The semiconductor sector may be worth examining due to signs
of firming global growth and the backdrop of favorable
expectations for electronic sales. The U.S.
manufacturing PMI has posted readings in the mid 50's over the
past two months recovering from a recent low of 49.0 in May. At
the same time, the August JP Morgan Global Composite Output Index
rose 1.2 to 55.0, hitting a two and half year high and suggesting
the growth picture is not limited to the U.S.
Smart phone and tablet demand expected to
The upswing in economic growth is complemented by a favorable
outlook for the sale of technology product. The
International Data Corporation recently forecast that global
smartphone shipments would rise 40% in 2013 to over 1.0 bln
phones. Carrier subsidies and lower cost devices were
expected to fuel growth. By 2017, smart phone shipments are
projected to hit 1.7 bln units. However, the IDC did cut its
outlook for 2013 tablet sales by about 2 mln units to 227.4
mlu. None-the-less, longer term growth is expected to be
healthy with worldwide shipments projected at 407 mlu by
Semiconductor capital spending is forecast to rise with
The SEMI World Fab Forecast suggests that spending on fab
equipment will rise 25% to a record $39.4 bln in 2014.
Moreover, spending is expected to rise 30% to 40% in the
second half of 2013 compared to the first half of 2013.
Strong capital spending will be supported by healthy sales,
as Semiconductor revenues are projected to rise 8% in 2014.
Aggressive capital spending plans are a vote of confidence
in sales and the semiconductor industry's health.
Backlog is building:
The book to bill ratio in North America has been 1.00 or above
since January 2013 and points to healthy activity in the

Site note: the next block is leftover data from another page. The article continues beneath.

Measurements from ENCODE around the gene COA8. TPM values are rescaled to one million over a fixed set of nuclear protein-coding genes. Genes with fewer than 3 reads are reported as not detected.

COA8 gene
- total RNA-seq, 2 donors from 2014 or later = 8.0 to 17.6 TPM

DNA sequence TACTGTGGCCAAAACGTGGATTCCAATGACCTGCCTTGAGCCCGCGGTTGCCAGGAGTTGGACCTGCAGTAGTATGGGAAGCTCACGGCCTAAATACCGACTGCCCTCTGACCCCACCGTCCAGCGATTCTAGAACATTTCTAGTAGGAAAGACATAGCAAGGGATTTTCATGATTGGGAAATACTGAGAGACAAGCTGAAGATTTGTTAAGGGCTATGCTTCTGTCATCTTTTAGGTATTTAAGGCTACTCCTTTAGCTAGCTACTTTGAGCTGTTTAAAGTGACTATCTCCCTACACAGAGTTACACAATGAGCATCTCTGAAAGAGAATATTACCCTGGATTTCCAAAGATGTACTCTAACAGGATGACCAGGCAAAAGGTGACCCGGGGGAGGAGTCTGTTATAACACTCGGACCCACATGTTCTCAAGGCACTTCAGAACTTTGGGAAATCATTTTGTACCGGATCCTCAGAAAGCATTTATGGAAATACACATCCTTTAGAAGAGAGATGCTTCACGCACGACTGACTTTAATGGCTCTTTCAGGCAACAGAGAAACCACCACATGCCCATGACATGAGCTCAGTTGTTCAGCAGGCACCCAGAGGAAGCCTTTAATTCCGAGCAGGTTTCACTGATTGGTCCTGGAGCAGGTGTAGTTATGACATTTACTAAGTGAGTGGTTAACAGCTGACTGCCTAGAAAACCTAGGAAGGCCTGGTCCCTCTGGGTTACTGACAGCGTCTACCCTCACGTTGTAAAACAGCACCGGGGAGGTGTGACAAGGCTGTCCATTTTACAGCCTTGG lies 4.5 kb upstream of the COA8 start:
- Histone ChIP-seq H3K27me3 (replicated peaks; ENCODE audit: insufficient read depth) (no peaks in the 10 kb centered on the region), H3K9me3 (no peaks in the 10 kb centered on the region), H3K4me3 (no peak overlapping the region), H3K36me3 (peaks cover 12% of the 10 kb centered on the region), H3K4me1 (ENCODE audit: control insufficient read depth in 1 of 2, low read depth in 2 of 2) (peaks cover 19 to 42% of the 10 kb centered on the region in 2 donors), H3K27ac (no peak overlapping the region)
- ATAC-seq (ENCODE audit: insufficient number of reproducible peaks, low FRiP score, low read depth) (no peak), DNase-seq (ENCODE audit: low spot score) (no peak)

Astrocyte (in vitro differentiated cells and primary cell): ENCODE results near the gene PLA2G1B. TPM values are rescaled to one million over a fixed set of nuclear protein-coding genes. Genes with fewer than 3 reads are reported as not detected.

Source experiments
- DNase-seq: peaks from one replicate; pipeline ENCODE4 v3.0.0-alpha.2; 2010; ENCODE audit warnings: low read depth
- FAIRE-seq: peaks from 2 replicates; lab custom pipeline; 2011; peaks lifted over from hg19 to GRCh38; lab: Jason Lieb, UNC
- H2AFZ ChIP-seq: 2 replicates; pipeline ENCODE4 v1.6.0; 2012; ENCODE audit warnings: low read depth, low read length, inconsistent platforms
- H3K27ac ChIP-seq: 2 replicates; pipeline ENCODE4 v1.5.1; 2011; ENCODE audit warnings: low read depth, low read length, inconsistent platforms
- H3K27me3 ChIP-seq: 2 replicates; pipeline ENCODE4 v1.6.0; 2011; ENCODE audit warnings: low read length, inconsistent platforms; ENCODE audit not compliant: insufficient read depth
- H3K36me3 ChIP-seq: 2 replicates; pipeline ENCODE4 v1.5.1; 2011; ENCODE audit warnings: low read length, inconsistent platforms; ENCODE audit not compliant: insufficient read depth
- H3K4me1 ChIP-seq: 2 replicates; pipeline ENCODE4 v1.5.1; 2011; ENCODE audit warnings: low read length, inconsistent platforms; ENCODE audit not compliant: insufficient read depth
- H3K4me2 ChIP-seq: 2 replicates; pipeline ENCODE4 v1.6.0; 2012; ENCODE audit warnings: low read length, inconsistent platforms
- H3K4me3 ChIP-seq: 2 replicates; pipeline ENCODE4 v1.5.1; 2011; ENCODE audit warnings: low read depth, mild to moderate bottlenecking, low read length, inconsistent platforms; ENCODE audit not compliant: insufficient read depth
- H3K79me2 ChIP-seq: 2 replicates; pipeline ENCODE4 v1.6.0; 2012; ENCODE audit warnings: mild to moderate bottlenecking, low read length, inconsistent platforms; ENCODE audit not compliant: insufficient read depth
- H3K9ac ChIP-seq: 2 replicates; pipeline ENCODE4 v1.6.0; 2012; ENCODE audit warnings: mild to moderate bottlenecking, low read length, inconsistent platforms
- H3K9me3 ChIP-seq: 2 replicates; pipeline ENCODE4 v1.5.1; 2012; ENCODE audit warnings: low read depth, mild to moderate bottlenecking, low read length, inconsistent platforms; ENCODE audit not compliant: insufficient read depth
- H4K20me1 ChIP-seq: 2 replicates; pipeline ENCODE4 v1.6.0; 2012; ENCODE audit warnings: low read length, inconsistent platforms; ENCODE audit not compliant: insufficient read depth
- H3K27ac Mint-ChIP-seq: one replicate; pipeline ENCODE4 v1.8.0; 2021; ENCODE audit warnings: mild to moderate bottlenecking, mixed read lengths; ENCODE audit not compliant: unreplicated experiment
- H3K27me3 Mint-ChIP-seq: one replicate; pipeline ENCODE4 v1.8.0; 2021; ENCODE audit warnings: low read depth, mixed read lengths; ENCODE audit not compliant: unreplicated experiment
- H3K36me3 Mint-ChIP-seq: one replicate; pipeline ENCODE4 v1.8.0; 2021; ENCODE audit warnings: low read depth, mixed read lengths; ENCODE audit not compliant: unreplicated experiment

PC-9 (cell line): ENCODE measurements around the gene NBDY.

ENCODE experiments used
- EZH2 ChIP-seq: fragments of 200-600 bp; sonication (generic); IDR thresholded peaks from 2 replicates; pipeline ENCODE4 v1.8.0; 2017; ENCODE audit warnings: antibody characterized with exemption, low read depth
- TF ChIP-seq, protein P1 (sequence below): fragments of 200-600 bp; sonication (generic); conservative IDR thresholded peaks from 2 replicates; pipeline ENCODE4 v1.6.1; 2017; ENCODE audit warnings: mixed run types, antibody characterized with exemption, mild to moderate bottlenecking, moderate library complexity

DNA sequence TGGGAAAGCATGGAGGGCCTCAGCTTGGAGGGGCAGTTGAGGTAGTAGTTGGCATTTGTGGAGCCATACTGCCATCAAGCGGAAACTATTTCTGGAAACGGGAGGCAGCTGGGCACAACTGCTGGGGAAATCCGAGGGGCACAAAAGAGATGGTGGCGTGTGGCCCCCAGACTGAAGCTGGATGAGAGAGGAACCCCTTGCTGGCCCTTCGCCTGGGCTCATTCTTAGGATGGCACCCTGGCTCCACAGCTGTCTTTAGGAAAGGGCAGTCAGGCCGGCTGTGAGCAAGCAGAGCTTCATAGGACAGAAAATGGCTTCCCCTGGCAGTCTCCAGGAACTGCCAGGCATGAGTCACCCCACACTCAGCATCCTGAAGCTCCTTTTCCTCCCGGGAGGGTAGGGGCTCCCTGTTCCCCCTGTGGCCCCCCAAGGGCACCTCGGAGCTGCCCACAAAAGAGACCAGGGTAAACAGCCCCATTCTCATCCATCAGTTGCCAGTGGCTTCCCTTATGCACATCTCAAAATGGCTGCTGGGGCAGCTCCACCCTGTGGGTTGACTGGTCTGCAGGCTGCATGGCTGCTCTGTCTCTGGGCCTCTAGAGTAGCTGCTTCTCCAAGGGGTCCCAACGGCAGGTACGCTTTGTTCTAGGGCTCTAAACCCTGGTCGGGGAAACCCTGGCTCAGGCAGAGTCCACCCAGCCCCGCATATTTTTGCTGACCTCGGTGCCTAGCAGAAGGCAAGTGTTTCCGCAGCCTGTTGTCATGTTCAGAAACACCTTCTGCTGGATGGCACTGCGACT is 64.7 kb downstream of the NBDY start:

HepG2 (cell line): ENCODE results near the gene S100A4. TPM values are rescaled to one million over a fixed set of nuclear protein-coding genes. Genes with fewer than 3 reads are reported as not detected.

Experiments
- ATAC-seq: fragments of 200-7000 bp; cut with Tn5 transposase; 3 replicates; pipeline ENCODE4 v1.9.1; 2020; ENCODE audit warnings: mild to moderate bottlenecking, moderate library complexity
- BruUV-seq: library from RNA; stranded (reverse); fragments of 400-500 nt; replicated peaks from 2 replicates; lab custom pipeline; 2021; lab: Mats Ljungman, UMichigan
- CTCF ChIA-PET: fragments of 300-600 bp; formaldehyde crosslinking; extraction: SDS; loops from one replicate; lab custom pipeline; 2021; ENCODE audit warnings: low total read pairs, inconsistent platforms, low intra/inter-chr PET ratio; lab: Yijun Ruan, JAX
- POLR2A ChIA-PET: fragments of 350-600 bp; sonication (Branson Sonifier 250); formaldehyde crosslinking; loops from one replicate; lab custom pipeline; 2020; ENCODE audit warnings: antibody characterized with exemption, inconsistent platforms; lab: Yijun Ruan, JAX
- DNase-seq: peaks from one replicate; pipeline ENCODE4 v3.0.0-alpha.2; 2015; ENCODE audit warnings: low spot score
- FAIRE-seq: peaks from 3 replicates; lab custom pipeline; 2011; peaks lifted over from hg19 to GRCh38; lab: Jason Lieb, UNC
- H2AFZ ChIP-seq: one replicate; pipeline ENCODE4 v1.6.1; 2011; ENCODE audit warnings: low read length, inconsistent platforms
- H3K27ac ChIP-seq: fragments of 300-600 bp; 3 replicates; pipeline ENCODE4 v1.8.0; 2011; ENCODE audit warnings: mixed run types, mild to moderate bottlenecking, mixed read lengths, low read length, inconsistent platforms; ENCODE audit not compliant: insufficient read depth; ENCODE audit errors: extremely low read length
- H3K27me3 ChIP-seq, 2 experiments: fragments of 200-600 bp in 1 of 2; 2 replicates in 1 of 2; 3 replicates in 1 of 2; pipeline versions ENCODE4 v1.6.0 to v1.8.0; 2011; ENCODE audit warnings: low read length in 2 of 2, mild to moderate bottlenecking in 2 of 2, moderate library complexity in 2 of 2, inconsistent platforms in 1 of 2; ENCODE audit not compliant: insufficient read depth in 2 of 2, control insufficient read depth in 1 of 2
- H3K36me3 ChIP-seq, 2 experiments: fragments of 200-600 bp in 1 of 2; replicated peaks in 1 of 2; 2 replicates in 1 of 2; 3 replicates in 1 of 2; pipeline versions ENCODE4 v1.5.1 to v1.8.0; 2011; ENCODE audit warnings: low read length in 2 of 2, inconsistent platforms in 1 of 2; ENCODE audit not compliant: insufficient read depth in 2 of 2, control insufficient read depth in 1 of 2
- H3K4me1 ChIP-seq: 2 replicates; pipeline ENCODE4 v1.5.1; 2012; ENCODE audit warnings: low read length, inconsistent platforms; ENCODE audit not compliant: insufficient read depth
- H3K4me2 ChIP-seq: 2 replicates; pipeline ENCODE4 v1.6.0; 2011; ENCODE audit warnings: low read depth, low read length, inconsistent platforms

semiconductor sector. Moreover, the growth in bookings rose
into positive territory on a year over year basis in July and may
be pointing to an upswing in demand. Comparisons are easy and the
rise in bookings could benefit investor interest in the
Looking at the chip sector from another angle, the Commerce
Department's unfilled orders for computers and electronics
products continues to trend higher and work above the old peak
established in 2000. The growth rate is also positive on a
year over year basis pointing toward continued expansion.
The trend in backlog is a positive sign for future business
Names to watch
In order to narrow down the candidates for investment in the
semiconductor sector, a handful of companies with a Zacks Rank #1
(Strong Buy) or Zacks Rank #2 (Buy) were examined. The
table displays the names, ticker symbols, and valuation measures
for each of the companies in the sector. Three valuation
measures were chosen to screen the companies for investment
(click table to enlarge)
Price to tangible book
: This valuation looks at the price relative to the
theoretical breakup value of the company. Because of the
cyclical nature of earnings in the chip sector, the tangible book
value of the company should gradually work higher over time if
the company is successful in generating profits. Intangible
assets, like goodwill, are taken out of the equation as they have
little impact on breakup value. Because of the
cyclical nature of the chip sector, earnings can be negative or
small at times which makes it more difficult to use a price to
earnings ratio to analyze valuation. Companies with
low price to tangible book values are deemed as inexpensive or
Price to sale
s: This measure uses the share price divided by sales per share
to determine if a company is cheap or expensive. The
semiconductor sector is cyclical and as a result companies can
swing from being unprofitable to profitable. The
price to sales ratio may be a stronger indicator of company
valuation and potential profitability. A low price to sales
figure is a sign of cheap valuation.
: The PEG ratio measures the price to earnings ratio relative to
the growth rate of earnings per share. Semiconductor shares
can be fast or slow growing companies at times, so high PE ratios
must be viewed in the context of the growth rate in
earnings. Looking at the PE ratio by itself may
distort the valuation. A PEG ratio of 1.0 suggests that the price
to earning s ratio is in line with the growth rate. Values